Posted in Reading

The First Line Test

I didn’t consciously develop the first line test. At some point, I just noticed my behaviour when I go into the fiction section of a bookstore: I pick up a novel, open it to the first page, read the first line, and then, if I don’t find what I‘m looking for, I put it back on the shelf and move on. What am I looking for? Often, I don’t know. But I do know what I don’t like. I especially dislike novels that begin with the birth of the central character. I don’t think there’s anything wrong with it aesthetically or otherwise; as a reader, however, I just don’t like it. (It usually means that childhood will follow and all will be drearily chronological.) That said, I was in a book group for 5 years and read a great number of books that I wouldn’t otherwise have read. It was wonderful to discover that books with flawed openings, even flawed first sections, held riches for me. There are even exceptions to the “don’t begin with birth” rule. My years in the book group taught me that books don’t have to be perfect for me to appreciate them and learn from them. Nevertheless, the first line test persists, and when a book soars over that hurdle, my excitement is palpable. I was almost breathless with joy when I recently read the opening sentences to The Death of the Heart by Elizabeth Bowen.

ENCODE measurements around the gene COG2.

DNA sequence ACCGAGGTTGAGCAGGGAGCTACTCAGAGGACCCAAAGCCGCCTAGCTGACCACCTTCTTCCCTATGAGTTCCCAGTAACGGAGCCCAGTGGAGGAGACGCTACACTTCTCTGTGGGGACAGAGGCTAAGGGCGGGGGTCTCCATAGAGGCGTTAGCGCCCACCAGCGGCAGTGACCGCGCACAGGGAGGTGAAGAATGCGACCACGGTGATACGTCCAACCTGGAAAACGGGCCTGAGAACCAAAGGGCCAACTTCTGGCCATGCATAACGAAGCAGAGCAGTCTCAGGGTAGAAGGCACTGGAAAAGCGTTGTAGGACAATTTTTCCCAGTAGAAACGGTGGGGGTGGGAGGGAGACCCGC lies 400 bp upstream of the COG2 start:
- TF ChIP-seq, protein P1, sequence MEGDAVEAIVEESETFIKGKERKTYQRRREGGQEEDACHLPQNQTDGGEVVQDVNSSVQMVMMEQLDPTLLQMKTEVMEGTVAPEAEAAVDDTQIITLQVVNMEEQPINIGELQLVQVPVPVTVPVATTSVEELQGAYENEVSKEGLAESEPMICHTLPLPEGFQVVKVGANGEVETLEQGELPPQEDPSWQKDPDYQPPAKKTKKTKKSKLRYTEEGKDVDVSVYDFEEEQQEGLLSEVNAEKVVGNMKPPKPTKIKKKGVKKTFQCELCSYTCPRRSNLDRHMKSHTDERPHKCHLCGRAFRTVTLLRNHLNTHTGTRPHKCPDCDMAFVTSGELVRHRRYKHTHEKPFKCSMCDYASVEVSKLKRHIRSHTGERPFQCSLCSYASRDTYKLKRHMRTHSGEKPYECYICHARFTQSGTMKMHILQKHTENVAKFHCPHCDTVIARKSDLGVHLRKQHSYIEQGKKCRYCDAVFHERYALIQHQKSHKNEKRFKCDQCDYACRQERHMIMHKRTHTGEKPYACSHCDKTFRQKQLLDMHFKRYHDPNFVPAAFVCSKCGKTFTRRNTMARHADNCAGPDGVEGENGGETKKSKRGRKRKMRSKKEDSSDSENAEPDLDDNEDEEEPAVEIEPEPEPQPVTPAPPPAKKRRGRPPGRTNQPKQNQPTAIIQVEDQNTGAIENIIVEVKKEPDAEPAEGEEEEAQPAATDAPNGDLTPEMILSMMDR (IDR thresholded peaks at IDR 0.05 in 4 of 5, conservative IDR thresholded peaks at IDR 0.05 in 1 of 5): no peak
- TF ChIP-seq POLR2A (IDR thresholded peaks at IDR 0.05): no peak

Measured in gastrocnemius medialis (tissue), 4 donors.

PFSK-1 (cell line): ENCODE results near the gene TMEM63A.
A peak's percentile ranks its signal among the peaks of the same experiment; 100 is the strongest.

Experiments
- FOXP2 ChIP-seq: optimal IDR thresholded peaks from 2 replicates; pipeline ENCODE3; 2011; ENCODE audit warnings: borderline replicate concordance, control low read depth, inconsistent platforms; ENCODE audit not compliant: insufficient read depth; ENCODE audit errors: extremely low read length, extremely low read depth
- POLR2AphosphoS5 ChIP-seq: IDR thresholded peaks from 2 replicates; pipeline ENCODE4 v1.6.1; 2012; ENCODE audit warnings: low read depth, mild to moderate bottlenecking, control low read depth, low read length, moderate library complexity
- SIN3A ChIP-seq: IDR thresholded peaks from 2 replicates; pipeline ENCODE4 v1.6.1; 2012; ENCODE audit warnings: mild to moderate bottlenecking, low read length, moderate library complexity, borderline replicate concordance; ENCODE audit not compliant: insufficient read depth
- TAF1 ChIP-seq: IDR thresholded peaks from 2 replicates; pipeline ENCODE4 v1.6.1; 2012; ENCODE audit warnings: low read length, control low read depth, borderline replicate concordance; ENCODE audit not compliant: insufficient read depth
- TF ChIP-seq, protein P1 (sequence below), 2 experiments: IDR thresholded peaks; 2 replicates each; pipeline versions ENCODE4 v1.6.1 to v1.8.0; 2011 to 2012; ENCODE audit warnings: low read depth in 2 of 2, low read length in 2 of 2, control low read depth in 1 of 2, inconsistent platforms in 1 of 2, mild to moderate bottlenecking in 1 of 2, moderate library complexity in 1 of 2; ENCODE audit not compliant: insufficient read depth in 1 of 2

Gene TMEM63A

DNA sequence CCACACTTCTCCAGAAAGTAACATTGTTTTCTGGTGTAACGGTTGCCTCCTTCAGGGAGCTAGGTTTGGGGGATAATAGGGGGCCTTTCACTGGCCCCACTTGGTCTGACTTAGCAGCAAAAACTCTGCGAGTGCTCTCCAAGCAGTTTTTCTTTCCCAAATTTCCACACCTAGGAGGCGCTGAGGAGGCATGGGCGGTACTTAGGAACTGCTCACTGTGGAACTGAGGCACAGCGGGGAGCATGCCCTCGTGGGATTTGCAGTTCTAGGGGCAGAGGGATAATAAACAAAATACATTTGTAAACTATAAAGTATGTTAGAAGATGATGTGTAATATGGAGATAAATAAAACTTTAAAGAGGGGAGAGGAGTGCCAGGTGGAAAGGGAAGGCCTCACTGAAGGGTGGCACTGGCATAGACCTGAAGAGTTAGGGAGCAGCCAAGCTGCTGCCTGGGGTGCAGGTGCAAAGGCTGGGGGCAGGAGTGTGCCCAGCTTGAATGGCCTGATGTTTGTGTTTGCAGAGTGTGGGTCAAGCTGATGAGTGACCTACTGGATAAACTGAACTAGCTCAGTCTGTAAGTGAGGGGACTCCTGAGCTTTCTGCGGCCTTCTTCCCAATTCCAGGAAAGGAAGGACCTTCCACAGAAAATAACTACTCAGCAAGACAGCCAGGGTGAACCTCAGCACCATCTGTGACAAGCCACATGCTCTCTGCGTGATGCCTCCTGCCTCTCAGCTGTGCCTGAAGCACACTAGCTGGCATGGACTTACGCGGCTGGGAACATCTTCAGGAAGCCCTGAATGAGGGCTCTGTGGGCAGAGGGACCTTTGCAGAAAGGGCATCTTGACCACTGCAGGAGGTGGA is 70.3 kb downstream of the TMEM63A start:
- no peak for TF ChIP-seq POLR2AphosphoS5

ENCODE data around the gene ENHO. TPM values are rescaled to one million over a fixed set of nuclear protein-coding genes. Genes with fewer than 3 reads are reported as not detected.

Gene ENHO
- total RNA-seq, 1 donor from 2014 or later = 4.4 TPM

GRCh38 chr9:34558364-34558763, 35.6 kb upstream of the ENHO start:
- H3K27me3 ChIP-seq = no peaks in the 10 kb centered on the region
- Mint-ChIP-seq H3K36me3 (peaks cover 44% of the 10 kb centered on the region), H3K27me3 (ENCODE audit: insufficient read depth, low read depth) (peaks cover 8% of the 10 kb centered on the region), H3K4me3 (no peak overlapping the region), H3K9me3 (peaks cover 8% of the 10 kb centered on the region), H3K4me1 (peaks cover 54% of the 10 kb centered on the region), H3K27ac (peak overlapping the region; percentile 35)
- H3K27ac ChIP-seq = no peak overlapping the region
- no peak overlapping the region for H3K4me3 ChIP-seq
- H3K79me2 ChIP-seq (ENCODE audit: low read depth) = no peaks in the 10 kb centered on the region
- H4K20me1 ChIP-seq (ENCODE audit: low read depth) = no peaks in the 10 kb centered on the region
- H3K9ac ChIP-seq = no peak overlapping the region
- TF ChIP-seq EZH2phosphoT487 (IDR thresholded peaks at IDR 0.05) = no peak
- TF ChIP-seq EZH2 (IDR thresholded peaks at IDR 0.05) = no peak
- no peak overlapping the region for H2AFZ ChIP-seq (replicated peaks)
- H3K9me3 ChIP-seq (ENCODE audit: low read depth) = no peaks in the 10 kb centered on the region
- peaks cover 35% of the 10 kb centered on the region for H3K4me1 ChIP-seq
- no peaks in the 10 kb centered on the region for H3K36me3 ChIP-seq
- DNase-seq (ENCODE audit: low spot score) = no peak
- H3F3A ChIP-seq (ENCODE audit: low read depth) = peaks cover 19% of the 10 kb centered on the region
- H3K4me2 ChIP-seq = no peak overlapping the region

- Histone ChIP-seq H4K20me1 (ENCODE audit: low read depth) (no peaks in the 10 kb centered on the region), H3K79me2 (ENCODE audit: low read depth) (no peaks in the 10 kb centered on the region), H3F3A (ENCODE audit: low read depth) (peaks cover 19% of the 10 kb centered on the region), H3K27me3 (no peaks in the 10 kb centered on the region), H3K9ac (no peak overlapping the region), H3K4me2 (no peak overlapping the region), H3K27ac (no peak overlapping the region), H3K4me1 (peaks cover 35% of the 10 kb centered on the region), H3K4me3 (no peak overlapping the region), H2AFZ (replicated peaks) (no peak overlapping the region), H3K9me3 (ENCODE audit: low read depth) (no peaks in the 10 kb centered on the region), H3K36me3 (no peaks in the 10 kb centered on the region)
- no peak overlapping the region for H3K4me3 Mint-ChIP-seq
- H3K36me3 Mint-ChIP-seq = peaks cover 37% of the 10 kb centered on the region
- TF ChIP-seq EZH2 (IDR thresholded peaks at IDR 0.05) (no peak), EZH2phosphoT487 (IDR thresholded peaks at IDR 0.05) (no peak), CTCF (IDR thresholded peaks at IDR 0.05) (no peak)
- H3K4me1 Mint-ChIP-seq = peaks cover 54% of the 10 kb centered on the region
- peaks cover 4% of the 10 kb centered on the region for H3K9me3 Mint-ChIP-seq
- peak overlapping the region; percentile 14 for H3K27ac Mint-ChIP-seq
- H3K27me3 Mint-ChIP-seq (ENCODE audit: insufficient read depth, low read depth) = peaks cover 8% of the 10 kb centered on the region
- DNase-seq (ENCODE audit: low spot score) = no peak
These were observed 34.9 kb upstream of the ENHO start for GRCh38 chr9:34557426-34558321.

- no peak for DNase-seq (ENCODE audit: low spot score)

That morning’s ice, no more than a brittle film, had cracked and was now floating in segments. These tapped together or, parting, left channels of dark water, down which swans in slow indignation swam.

Why do I find those lines so beautiful? So astonishing? Ah, that is a subject for another post.


alchemist, writer, artist, creativity mentor, seeker of beauty and joy

3 thoughts on “The First Line Test

  1. I do this too! I just blogged about the First Line Test, and WordPress gave me this as a possibly “related” post. Love it 🙂 Is this a real thing, or did we just both call it the obvious thing?

    1. Hi Jaclyn–it is a real thing in the sense that we both do it and I’m sure lots of other people do it too! But yes, I just called it the obvious thing. I wish I could find the quotation, but I once read that Gabriel Garcia Marquez begins writing a novel with the first line and doesn’t write any more of it until the first line is perfect. (If anyone has this quotation, please let me know!)

      I read your post on the first line test and enjoyed it. I have seen those new books with the original covers and I think they’re pretty cool.

  2. I have huge admiration for lovely first lines, not least because I find them hard to write! I laughed about your dislike of beginning with the birth of the protagonist – I know just what you mean! But the Bowen is gorgeous – just a promise of evocative, sensual, linguistic riches.

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